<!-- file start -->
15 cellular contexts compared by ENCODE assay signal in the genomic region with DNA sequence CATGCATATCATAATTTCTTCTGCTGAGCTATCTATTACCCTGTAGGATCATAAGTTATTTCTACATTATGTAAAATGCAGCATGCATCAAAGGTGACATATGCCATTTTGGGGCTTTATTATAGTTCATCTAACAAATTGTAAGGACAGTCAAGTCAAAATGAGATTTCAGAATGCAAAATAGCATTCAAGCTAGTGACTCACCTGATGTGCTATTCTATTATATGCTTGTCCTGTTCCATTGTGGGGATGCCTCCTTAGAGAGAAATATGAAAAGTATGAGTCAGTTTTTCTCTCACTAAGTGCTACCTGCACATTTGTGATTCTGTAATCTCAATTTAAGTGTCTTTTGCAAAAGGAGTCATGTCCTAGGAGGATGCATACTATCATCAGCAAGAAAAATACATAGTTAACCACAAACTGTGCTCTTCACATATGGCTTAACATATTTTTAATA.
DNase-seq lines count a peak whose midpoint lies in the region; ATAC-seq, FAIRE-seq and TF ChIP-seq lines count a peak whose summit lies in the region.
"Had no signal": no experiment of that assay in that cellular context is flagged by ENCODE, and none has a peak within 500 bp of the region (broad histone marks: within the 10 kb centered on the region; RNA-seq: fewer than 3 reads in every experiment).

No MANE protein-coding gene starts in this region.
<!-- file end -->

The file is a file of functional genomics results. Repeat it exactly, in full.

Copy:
15 cellular contexts compared by ENCODE assay signal in the genomic region with DNA sequence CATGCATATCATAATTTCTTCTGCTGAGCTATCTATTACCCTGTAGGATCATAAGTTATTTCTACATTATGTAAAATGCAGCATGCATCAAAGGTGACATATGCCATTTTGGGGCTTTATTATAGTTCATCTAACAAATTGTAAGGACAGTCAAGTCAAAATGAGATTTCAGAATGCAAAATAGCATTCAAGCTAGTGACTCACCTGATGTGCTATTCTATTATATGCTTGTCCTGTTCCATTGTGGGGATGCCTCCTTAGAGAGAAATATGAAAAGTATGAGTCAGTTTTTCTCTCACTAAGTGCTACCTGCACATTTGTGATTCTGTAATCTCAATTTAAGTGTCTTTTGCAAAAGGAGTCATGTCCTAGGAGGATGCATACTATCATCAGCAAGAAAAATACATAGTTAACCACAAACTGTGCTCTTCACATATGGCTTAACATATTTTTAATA.
DNase-seq lines count a peak whose midpoint lies in the region; ATAC-seq, FAIRE-seq and TF ChIP-seq lines count a peak whose summit lies in the region.
"Had no signal": no experiment of that assay in that cellular context is flagged by ENCODE, and none has a peak within 500 bp of the region (broad histone marks: within the 10 kb centered on the region; RNA-seq: fewer than 3 reads in every experiment).

No MANE protein-coding gene starts in this region.